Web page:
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Becoming an Art Therapist: Enabling Growth, Change, and Action for Emerging Students in the Field
Junge, Maxine Borowsky and Kim Newall | Foreword by Ellen Greene Stewart
Charles C. Thomas, Publishers / Softcover / 2015-04-01 / 0398090734
Expressive Arts Therapies
price: $59.50
184 pages
In Stock (Ships within one business day)

This is not a "how-to" book but rather about the "experience" of becoming an art therapist. The text covers issues in supervision and mentorship, contains stories by art therapy students about what they are thinking and feeling, and letters to young art therapists by highly regarded professionals in the field. The reader has the advantage of ideas and responses from both a student art therapist and an art therapist with many years' experience and is clearly intended for students aiming for a career. Chapter 1 is about students as a secret society and the importance of student colleagues. The second chapter is a short history of art therapy education, while Chapter 3 is a review of some literature potentially useful to art therapy students. Chapter 4 represents Kim Newall's journal with imagery of her internship experience as a third-year graduate student in a community clinic. For Chapter 5, art therapy graduate students in various geographical sections of the United States describe their worst and best student experiences and their most important role models. Chapter 6 is about mentoring–what it is and why an art therapist should have a mentor. In Chapter 7, twelve senior art therapists, each with many years' experience, write a personal letter to the coming generations of art therapists. The letter writers are all pioneers in the field. Finally, Chapter 8 offers a selected art therapy bibliography. This extraordinary book conveys the message "you can do this and it's worth it." The text is a much needed contribution to the field of art therapy. Students for many semesters to come will be reassured, validated, and informed. Experienced art therapists will ford valuable perspectives on supervision, teaching, and mentorship.

Synopsis: Rather than an instruction guide to becoming an art therapist, "Becoming An Art Therapist" focuses on the experience of becoming anart therapist. "Becoming An Art Therapist" covers issues in supervision and mentorship, contains stories by art therapy students about what theyare thinking and feeling, and letters to young. art therapists by highly regarded professionals in the field. The reader has the advantage of ideasand responses from both a student art therapist and an art therapist withmany years' experience and is clearly intended for students aiming for a career. Chapter 1 is about students as a secret society and the importanceof student colleagues. The second chapter is a short history of art therapyeducation,. while Chapter 3 is a review of some literature potentially useful to art therapy students. Chapter 4 represents Kim Newall's journalwith imagery of her internship experience as a third-year graduate student in a community clinic. For Chapter 5, art therapy graduate students in various geographical sections of the United States describe their worst and best student experiences and their most important role models. Chapter 6 is about mentoring-what it is and why an art therapistshould have a mentor. In Chapter 7, twelve senior art therapists, each with many years' experience, write a personal letter to the coming generations of art therapists. The letter writers are all pioneers in the field. Finally, Chapter 8 offers a selected art therapy bibliography.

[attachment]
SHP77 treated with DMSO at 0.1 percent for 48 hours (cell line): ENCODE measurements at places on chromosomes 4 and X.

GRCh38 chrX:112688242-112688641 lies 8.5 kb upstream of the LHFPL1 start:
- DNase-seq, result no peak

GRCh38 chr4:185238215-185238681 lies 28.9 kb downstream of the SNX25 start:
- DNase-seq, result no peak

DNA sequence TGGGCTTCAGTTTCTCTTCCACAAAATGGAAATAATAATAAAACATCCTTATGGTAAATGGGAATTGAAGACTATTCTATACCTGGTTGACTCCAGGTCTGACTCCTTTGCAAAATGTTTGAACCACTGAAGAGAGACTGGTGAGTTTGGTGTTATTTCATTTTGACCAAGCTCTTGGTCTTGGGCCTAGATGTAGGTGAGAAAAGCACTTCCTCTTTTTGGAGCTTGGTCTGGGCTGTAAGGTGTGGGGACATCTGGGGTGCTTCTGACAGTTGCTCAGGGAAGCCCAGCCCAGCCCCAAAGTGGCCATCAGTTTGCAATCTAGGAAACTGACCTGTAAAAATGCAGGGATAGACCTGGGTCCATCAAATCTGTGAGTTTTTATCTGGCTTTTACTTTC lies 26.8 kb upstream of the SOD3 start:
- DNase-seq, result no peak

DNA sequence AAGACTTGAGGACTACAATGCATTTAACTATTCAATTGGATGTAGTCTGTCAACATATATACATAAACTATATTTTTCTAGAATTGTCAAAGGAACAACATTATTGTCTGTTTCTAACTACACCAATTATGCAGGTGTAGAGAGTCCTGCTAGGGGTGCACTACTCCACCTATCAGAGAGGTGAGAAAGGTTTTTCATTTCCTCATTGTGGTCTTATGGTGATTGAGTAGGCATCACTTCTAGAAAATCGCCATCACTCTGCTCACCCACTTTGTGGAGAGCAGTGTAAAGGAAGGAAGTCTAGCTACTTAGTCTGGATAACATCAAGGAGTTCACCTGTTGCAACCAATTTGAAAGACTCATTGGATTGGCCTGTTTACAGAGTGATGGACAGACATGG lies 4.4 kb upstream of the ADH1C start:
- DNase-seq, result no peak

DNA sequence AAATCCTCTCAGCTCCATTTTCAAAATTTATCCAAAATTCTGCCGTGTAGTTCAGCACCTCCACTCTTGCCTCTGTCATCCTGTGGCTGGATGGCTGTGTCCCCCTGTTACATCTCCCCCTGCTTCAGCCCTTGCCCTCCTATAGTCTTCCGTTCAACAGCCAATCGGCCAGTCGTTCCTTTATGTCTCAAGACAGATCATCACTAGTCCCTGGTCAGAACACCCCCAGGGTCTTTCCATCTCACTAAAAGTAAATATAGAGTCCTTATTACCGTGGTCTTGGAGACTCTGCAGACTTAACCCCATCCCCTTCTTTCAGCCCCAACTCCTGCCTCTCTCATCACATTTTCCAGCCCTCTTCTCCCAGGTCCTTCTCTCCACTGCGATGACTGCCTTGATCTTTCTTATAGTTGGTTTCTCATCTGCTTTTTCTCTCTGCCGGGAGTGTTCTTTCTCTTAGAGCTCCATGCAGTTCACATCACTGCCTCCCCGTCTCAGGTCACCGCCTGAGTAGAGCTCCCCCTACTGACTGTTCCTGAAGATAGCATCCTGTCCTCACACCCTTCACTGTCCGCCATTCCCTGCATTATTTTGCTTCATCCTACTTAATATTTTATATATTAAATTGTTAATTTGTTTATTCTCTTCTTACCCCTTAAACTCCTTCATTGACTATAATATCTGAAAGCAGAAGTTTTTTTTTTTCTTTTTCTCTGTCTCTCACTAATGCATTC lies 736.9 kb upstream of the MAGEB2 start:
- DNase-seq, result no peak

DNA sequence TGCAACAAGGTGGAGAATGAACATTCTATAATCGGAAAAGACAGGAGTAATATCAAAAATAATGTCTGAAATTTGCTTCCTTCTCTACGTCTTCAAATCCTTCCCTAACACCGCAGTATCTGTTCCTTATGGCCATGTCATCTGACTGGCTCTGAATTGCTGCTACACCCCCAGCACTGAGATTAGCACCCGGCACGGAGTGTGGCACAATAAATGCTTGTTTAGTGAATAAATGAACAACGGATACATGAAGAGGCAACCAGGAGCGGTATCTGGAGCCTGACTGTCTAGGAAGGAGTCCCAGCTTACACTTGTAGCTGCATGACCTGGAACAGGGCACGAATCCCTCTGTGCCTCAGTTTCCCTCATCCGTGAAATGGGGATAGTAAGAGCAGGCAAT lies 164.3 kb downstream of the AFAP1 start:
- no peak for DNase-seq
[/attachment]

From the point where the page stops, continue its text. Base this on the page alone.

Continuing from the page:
Critique: Exceptionally well written, organized and presented, "Becoming An Art Therapist" will prove of very special interest and relevance, to anyone considering entering the specialized field of art therapy. A keenly commended addition to academic library collections,it should be noted for personal reading lists that "Becoming An Art Therapist" is also available in an ebook format.

Helen Dumont/The Midwest Book Review/June 2015


Contents:

Foreword by Ellen Greene Stewart
Preface

I. Introduction
II. A Short History of Art Therapy Education
III. A Good Book Is a Mentor
IV. Student Internship Journal by Kim Newall
V. Art Therapy Student Stories: What We Are Thinking and What We Are Feeling
VI. A Mentor
VII. Letters to a Young Art Therapist
Writers for this section
Sandra Graves-Alcorn
Maxine Borowsky Junge
Cliff Joseph
Frances Kaplan
Myra Levick
Cathy Malchiodi
Shaun McNiff
Bruce Moon
Catherine Hyland Moon
Arthur Robbins
Judith Rubin
Harriet Wadeson
VIII. Selected Art Therapy Bibliography


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